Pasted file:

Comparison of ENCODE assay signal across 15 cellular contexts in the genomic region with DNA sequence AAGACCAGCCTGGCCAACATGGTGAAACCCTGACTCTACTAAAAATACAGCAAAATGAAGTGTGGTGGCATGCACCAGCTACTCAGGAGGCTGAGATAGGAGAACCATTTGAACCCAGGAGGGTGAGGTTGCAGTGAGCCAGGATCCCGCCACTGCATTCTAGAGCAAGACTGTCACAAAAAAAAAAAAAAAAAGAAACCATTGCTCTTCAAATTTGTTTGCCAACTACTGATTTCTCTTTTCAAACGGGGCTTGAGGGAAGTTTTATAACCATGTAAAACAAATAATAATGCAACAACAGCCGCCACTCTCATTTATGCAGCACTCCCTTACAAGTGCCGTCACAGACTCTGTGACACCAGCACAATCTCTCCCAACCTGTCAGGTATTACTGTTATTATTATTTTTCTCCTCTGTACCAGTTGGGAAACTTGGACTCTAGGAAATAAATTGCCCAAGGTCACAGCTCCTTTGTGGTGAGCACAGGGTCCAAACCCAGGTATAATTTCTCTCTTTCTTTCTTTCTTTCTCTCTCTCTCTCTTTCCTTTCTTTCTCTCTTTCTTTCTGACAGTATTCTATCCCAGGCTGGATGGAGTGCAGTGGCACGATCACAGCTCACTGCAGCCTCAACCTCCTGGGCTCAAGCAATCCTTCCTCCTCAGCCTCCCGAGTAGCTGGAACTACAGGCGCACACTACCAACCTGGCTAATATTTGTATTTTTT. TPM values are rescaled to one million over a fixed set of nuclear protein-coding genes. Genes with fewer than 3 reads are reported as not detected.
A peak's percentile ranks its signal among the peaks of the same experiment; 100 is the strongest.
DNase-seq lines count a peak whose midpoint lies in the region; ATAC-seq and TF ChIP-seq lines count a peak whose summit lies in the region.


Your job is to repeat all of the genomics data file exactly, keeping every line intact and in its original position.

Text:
Comparison of ENCODE assay signal across 15 cellular contexts in the genomic region with DNA sequence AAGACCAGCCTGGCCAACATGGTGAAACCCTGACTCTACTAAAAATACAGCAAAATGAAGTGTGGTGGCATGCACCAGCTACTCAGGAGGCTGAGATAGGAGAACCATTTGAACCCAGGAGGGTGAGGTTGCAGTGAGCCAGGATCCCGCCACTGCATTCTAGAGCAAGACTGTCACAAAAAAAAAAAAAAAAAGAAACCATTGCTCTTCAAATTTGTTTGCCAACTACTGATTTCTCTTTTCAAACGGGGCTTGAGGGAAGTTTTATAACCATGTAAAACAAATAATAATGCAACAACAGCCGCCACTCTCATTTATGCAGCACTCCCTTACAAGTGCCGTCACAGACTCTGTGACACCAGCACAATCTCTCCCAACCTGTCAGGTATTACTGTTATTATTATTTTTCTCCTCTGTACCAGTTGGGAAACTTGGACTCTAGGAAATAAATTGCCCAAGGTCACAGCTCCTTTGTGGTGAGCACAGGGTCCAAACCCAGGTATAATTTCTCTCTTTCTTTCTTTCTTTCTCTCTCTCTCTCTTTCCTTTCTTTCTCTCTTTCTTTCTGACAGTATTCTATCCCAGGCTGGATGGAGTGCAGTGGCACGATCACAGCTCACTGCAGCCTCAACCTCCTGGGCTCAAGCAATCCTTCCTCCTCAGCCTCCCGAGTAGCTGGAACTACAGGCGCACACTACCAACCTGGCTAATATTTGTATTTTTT. TPM values are rescaled to one million over a fixed set of nuclear protein-coding genes. Genes with fewer than 3 reads are reported as not detected.
A peak's percentile ranks its signal among the peaks of the same experiment; 100 is the strongest.
DNase-seq lines count a peak whose midpoint lies in the region; ATAC-seq and TF ChIP-seq lines count a peak whose summit lies in the region.